Michelle Carter suicide

Michelle Carter suicide

In the weeks leading up to Conrad Roy III’s suicide, Michigan teen Michelle Carter told him not to do it, says her attorney.

But last week, in a court hearing, her attorney said Roy “brainwashed” her into eventually accepting his plan.

Cataldo told PEOPLE:

“She says, ‘Okay, if you’re going to do it, good luck and look down from Heaven upon me,’ ” Carter’s defense attorney Joseph P.. “She didn’t want him to do it at first. It was only upon his repeated statements and telling her, ‘I want to do this,’ that she then endorsed his idea.”

Carter, now 18, was charged with involuntary manslaughter after Roy, 18, committed suicide in a Fairhaven, Massachusetts, store parking lot in 2014. At the time, the Bristol District Attorney’s office released a statement stating:

“Instead of attempting to assist him or notify his family or school officials, Ms. Carter is alleged to have strongly influenced his decision to take his own life, encouraged him to commit suicide and guided him in his engagement of activities which led to his death.”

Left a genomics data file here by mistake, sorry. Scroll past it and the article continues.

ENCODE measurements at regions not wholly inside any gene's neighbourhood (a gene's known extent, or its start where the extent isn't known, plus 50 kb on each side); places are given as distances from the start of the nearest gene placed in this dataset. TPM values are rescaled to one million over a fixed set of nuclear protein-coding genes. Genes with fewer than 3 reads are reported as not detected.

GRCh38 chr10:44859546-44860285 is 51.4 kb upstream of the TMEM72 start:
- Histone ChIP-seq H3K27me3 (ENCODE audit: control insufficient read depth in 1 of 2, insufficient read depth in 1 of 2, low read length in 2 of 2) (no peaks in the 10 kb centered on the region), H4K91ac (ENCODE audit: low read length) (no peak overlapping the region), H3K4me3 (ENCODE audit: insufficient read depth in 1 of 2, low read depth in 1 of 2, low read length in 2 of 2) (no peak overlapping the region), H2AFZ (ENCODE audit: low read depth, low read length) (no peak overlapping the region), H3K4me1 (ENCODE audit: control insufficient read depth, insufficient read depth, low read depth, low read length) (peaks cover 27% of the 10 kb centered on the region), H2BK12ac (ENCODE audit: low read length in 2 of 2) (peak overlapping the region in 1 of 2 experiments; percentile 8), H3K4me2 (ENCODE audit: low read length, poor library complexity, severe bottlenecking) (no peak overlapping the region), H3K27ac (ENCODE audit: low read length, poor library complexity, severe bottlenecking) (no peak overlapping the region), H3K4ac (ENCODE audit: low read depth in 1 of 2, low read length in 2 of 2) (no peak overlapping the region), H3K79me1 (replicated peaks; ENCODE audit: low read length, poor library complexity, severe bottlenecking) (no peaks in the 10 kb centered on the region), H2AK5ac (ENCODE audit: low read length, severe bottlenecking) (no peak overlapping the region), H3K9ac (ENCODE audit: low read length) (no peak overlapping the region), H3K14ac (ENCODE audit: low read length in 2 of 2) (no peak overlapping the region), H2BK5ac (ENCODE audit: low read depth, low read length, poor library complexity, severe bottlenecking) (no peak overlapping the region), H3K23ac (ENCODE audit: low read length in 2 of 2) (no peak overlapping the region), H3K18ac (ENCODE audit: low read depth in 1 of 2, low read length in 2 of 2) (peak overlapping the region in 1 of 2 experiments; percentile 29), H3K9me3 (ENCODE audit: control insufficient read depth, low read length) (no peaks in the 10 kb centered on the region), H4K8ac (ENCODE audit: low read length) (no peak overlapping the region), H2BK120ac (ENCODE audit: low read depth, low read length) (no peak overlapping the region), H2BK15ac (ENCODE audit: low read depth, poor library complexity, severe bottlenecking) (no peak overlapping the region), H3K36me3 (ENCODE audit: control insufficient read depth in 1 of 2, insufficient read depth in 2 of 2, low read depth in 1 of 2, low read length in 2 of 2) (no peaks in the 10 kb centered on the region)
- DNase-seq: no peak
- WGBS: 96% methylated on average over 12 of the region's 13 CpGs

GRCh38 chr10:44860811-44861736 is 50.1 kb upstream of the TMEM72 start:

But her attorney argues there is no evidence that Carter caused Roy’s death. “Suicide is personal. Nobody can get you to kill yourself if you don’t want to kill yourself,” Cataldo says.

In fact, says her attorney, there were two instances that Roy allegedly sent her texts, asking her to die with him.

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Cataldo said:

“He actually said to her, in a text message, ‘Let’s do a Romeo and Juliet. We’re not going to end up dead.’ After that, he again asked her, ‘Will you do this with me?’ And she said, ‘No, I want to live.’ He tried on two occasions to get her to kill herself with him and she rejected that.”

Carter also made assurances that Roy’s family would not be too hurt by his death.

In one long exchange, she wrote:

“They know there is nothing they can do. They’ve tried helping. Everyone’s tried, but there is a point that comes where there isn’t anything anyone can do to save you, not even yourself.”

“And you’ve hit that point and I think your parents know you’ve hit that point. You said your mom saw a suicide thing on your computer and she didn’t say anything. I think she knows it’s on your mind and she’s prepared for it.”

“Everyone will be sad for a while but they will get over it and move on. They won’t be in depression. I won’t let that happen. They know how sad you are, and they know that you are doing this to be happy and I think they will understand and accept it.”

Last week, Cataldo filed a motion to dismiss the case. The judge plans to return a decision on Oct. 2.